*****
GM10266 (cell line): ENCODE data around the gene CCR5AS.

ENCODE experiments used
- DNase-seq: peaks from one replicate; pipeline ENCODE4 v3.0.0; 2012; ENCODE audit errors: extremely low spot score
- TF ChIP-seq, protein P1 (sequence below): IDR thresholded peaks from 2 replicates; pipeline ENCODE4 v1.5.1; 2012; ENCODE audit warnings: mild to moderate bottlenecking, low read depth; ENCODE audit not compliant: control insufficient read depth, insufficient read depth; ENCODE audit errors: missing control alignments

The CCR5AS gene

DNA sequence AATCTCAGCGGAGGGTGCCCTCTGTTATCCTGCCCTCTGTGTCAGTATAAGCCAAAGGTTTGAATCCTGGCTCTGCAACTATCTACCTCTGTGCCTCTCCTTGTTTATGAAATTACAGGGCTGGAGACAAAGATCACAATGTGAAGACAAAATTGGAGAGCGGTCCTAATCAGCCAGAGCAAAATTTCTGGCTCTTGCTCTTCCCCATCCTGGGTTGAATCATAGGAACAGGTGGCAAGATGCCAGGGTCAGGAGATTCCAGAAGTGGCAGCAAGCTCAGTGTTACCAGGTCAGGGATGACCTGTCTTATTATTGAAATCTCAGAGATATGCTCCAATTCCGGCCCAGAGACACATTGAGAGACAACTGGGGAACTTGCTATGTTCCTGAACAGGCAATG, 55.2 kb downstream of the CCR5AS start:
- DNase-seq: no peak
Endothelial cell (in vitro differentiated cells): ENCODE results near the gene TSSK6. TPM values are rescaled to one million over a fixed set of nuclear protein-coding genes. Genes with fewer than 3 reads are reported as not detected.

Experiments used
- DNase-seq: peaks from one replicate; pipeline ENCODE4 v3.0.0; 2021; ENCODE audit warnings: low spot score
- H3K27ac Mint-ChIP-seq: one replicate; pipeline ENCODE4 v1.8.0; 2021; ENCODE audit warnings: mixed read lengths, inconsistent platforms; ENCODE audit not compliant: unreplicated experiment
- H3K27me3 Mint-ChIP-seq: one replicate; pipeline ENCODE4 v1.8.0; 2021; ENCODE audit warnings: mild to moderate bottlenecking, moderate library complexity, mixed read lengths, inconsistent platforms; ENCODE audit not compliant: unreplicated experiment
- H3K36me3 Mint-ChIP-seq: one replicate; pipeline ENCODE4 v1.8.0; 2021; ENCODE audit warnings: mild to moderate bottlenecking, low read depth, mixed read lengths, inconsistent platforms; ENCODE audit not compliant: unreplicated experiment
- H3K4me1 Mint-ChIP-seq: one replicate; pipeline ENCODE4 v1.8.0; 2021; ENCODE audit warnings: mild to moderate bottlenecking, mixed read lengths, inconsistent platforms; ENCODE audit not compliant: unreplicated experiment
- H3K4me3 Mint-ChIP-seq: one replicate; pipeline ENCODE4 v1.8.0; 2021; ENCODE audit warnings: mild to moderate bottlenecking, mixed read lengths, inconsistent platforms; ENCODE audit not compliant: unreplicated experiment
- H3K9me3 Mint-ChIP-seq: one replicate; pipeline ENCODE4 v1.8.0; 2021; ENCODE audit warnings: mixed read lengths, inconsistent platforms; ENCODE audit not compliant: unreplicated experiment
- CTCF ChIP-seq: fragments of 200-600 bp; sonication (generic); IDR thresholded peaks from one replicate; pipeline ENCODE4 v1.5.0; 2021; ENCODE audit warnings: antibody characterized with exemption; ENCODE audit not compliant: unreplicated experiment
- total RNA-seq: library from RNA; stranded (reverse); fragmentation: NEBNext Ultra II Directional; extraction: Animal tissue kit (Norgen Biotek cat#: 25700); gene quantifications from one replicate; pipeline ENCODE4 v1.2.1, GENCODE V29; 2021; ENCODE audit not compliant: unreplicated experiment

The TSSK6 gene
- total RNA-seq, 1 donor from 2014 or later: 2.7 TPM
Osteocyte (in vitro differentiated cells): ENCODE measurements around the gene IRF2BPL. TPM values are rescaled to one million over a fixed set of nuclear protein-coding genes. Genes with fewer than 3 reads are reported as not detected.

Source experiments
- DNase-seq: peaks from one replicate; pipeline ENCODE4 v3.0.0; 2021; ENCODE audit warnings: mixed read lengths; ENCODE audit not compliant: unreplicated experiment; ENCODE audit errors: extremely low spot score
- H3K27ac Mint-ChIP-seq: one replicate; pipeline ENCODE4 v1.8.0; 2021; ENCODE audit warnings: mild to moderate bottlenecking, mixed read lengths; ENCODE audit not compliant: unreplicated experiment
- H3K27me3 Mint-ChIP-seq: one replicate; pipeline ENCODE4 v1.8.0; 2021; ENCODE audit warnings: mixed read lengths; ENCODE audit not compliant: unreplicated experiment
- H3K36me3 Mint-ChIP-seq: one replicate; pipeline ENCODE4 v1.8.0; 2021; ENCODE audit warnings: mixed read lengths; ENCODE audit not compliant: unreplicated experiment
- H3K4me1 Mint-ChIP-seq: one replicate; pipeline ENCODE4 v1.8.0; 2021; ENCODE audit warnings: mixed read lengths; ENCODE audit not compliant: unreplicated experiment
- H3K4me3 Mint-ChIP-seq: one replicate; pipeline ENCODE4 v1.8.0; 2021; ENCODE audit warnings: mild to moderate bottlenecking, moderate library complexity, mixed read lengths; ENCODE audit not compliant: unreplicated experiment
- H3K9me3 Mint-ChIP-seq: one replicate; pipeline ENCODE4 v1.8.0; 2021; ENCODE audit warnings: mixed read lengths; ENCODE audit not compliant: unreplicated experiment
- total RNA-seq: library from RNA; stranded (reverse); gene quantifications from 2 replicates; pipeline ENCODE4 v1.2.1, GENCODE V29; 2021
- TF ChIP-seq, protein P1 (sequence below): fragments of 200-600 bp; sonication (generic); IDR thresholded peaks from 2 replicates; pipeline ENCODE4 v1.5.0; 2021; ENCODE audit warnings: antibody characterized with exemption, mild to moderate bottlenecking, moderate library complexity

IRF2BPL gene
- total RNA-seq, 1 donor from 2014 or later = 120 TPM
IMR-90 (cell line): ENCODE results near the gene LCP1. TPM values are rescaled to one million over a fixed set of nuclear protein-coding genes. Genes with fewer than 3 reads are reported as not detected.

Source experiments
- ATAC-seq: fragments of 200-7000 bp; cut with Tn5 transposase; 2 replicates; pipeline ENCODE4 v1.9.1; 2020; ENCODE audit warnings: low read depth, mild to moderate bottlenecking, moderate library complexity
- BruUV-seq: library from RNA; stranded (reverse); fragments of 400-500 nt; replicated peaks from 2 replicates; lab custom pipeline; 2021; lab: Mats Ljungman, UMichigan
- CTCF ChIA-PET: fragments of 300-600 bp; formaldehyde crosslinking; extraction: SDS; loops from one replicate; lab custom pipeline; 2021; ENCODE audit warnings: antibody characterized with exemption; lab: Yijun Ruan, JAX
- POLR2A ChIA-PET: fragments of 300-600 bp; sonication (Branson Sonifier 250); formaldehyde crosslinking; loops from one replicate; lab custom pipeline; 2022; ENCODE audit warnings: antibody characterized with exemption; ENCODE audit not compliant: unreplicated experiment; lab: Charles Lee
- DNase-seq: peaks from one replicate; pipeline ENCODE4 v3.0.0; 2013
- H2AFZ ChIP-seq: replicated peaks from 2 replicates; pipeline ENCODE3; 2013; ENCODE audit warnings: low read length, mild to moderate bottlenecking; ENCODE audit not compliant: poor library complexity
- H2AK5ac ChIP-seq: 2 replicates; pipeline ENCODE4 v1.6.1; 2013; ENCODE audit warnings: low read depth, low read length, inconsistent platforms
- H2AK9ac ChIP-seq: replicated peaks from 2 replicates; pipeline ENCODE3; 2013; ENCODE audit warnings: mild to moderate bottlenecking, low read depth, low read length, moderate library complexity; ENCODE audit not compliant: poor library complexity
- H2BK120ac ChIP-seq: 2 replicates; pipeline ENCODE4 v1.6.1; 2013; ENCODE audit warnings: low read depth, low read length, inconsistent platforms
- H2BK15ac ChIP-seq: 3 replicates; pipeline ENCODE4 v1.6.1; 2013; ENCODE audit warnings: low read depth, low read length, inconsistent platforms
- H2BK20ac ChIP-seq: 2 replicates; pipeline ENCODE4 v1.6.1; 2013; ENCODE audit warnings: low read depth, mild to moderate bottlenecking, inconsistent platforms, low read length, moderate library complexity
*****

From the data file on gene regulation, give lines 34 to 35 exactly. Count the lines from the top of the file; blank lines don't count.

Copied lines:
IMR-90 (cell line): ENCODE results near the gene LCP1. TPM values are rescaled to one million over a fixed set of nuclear protein-coding genes. Genes with fewer than 3 reads are reported as not detected.

Source experiments